To his surprise, Ichabod felt no horror or nausea. Dr Cattrell knew how to kiss a man. It was – pleasant. Only Dr Cattrell heard the low moan the young man gave beneath his lips. Then Ichabod broke the kiss, bewildered, ashamed, his face burning. He was only glad that Jonathan was behind his back and hopefully had not seen the two men kissing.

"Excuse my untidy appearance." Dr Cattrell said, stepping back. "But the pressed circumstances did not allow me to present myself as I would have wanted to, Constable Crane."

Ichabod did not answer. His eyes blazed with indignation. And at the same time he felt strangely attracted to the Doctor.

"Come in." Dr Cattrell said, and another man, armed with a pistol and holding an axe, entered the room. Dr Cattrell did not look at him. His maroon eyes held the young constable.

Galloway started to cry.

"Be quiet, James." Dr Cattrell said. "And you go, young man, and take the boy with you. Do not try my patience."

Ichabod took another look at Galloway, still sitting at the pillar, sobbing and stammering: "Don’t let him come near me! I’m afraid! Please!" Then he looked into Jonathan’s small, dirty face. There was a fear and sadness in the boy’s eyes, showing that life for Jonathan Van Rijn would never be quite the same as it had been ten days ago ...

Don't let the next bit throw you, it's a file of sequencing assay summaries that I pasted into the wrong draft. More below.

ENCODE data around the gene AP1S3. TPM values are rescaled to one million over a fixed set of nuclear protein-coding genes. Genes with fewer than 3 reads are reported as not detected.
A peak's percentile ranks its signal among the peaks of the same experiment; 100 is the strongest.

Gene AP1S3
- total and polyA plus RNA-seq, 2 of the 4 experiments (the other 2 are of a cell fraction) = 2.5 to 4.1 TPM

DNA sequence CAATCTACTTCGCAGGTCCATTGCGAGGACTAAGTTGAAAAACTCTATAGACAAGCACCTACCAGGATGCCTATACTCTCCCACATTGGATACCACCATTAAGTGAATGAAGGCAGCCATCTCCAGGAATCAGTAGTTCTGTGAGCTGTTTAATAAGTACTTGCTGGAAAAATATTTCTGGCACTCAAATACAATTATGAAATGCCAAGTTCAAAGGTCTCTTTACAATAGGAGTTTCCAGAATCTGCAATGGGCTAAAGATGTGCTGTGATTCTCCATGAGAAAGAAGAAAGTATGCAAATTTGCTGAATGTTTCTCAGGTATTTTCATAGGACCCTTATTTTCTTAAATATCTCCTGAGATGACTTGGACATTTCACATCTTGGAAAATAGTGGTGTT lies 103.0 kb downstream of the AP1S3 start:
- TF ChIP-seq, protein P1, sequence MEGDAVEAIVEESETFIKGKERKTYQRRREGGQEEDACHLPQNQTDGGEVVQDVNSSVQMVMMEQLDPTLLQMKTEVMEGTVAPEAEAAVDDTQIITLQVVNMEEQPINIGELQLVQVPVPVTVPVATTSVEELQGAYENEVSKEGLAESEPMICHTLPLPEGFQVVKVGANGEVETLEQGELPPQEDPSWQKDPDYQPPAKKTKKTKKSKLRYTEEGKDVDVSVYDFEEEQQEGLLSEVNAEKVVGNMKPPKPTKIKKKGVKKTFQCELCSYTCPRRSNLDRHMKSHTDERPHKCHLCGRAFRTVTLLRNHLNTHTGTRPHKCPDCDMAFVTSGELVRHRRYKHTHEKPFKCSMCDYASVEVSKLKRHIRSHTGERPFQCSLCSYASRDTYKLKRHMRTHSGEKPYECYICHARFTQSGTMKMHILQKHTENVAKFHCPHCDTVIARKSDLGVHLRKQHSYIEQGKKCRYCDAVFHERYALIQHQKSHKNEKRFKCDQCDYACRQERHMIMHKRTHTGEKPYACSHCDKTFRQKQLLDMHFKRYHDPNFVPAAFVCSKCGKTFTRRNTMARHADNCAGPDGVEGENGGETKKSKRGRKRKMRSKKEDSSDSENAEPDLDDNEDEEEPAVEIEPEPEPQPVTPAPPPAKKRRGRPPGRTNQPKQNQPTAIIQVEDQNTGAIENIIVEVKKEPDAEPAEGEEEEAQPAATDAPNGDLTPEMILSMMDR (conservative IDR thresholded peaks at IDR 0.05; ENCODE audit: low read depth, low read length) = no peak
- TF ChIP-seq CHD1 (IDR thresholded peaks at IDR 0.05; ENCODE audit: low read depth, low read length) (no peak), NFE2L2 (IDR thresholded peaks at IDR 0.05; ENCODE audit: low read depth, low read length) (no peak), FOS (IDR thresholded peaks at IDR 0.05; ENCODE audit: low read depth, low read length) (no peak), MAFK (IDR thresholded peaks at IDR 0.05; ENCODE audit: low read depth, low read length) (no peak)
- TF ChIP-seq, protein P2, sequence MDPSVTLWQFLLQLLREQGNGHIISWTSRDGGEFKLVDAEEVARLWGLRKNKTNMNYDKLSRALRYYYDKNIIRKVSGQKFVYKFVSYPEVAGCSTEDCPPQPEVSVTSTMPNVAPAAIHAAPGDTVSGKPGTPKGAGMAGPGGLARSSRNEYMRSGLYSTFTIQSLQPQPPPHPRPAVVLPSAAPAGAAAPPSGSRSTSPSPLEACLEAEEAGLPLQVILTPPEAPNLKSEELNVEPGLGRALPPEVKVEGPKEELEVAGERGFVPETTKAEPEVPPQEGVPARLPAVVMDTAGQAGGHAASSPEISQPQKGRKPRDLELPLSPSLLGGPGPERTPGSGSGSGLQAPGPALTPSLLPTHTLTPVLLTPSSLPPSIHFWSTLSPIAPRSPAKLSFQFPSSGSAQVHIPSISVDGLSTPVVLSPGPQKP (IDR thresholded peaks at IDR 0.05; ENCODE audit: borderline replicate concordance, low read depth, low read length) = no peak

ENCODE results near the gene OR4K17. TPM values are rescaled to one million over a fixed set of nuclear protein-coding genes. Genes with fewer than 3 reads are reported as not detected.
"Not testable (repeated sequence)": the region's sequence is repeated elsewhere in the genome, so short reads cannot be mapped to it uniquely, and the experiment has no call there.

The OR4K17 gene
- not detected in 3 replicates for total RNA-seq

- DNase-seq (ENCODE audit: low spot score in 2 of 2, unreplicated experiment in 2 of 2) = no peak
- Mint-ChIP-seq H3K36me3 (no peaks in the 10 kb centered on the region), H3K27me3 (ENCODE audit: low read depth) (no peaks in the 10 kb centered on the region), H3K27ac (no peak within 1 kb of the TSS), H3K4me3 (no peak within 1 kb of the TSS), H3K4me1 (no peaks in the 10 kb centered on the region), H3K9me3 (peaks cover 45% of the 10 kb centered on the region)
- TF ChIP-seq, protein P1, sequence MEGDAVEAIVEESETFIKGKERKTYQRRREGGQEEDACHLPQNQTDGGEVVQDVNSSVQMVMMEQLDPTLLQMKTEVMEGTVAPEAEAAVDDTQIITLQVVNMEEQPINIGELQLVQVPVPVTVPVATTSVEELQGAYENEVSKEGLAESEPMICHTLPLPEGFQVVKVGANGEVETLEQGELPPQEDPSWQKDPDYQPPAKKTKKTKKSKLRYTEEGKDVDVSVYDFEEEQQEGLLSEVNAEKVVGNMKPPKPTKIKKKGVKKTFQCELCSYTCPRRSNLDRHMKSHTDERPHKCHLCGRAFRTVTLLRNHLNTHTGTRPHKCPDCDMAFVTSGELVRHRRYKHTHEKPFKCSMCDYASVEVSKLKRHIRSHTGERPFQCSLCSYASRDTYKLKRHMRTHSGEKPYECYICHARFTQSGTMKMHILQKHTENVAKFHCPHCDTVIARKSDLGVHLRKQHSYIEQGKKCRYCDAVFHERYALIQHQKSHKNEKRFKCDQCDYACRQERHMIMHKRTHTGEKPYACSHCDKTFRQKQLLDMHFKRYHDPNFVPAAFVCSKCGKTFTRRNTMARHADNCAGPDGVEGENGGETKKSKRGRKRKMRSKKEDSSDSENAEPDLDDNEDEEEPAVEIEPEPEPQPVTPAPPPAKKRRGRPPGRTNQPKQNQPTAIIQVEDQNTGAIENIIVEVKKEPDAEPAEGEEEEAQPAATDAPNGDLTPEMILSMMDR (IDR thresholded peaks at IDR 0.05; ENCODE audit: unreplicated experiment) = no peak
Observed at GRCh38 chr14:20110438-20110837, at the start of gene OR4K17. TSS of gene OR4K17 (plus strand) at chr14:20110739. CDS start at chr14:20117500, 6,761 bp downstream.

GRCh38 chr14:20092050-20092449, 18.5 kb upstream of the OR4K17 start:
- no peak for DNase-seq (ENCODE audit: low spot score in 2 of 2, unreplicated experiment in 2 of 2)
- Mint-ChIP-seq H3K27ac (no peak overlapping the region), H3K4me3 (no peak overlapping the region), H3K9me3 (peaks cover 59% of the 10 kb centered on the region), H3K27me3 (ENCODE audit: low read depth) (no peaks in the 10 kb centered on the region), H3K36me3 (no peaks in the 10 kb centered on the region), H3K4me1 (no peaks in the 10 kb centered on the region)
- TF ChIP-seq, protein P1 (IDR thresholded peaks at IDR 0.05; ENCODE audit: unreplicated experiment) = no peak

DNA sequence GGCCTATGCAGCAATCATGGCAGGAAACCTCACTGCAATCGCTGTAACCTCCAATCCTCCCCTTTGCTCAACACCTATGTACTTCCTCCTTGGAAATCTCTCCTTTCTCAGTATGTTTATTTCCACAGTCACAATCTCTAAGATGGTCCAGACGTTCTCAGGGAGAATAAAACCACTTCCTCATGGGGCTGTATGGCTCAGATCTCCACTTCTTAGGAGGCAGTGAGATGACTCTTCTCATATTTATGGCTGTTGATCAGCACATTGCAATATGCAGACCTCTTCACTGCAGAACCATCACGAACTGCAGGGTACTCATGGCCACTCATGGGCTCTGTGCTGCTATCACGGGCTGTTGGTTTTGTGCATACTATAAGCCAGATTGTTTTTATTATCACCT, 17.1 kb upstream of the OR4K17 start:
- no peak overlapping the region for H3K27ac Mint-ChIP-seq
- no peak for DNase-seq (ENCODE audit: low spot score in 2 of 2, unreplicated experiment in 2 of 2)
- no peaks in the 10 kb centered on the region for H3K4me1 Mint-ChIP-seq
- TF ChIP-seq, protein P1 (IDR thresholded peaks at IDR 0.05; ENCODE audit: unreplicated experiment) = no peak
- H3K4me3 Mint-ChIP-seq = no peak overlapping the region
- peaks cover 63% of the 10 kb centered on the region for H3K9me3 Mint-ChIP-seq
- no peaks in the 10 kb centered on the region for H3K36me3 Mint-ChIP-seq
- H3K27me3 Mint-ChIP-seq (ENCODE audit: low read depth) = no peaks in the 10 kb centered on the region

For a moment, the thought was in Ichabod’s mind that for this alone Galloway deserved to die. Then he tried to become detached again. He could only choose between Jonathan and his captor. And another look into Jonathan’s face strengthened his resolve. Once more he took the boy around his shoulders and walked him out of the room quickly, trying to close his ears to Galloway’s screams and Dr Cattrell’s last remark: "If you don’t stop screaming, James, I will have to cut your vocal chords."


He pushed the boy up the ladder, through the trapdoor, out of the back entrance. When he and Jonathan came out of the small alley behind the house, they saw two constables hurrying up to them.

"You Constable Crane? Thank God, the boy is alive!"